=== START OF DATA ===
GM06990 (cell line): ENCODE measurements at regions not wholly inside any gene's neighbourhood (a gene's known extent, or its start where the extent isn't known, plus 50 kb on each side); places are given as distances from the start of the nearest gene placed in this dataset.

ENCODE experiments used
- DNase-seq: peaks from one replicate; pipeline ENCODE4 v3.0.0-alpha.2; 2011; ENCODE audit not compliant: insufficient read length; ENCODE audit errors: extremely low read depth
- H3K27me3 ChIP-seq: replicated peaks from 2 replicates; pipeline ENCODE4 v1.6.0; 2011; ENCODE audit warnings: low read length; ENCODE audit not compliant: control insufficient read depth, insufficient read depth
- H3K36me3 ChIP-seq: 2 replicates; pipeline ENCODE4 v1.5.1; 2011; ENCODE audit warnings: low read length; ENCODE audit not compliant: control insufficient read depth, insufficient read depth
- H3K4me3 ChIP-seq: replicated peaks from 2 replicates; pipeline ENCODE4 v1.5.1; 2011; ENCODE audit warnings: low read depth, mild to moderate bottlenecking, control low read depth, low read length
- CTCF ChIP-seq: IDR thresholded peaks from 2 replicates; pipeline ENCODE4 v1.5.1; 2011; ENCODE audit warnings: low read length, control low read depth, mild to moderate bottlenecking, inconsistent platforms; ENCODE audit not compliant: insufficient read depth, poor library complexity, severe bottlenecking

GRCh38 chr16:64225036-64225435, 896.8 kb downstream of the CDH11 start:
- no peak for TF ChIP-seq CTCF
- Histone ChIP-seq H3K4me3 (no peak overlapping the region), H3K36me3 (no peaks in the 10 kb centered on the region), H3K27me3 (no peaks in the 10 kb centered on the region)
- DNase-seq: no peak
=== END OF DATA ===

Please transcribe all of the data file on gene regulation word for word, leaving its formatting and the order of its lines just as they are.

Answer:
GM06990 (cell line): ENCODE measurements at regions not wholly inside any gene's neighbourhood (a gene's known extent, or its start where the extent isn't known, plus 50 kb on each side); places are given as distances from the start of the nearest gene placed in this dataset.

ENCODE experiments used
- DNase-seq: peaks from one replicate; pipeline ENCODE4 v3.0.0-alpha.2; 2011; ENCODE audit not compliant: insufficient read length; ENCODE audit errors: extremely low read depth
- H3K27me3 ChIP-seq: replicated peaks from 2 replicates; pipeline ENCODE4 v1.6.0; 2011; ENCODE audit warnings: low read length; ENCODE audit not compliant: control insufficient read depth, insufficient read depth
- H3K36me3 ChIP-seq: 2 replicates; pipeline ENCODE4 v1.5.1; 2011; ENCODE audit warnings: low read length; ENCODE audit not compliant: control insufficient read depth, insufficient read depth
- H3K4me3 ChIP-seq: replicated peaks from 2 replicates; pipeline ENCODE4 v1.5.1; 2011; ENCODE audit warnings: low read depth, mild to moderate bottlenecking, control low read depth, low read length
- CTCF ChIP-seq: IDR thresholded peaks from 2 replicates; pipeline ENCODE4 v1.5.1; 2011; ENCODE audit warnings: low read length, control low read depth, mild to moderate bottlenecking, inconsistent platforms; ENCODE audit not compliant: insufficient read depth, poor library complexity, severe bottlenecking

GRCh38 chr16:64225036-64225435, 896.8 kb downstream of the CDH11 start:
- no peak for TF ChIP-seq CTCF
- Histone ChIP-seq H3K4me3 (no peak overlapping the region), H3K36me3 (no peaks in the 10 kb centered on the region), H3K27me3 (no peaks in the 10 kb centered on the region)
- DNase-seq: no peak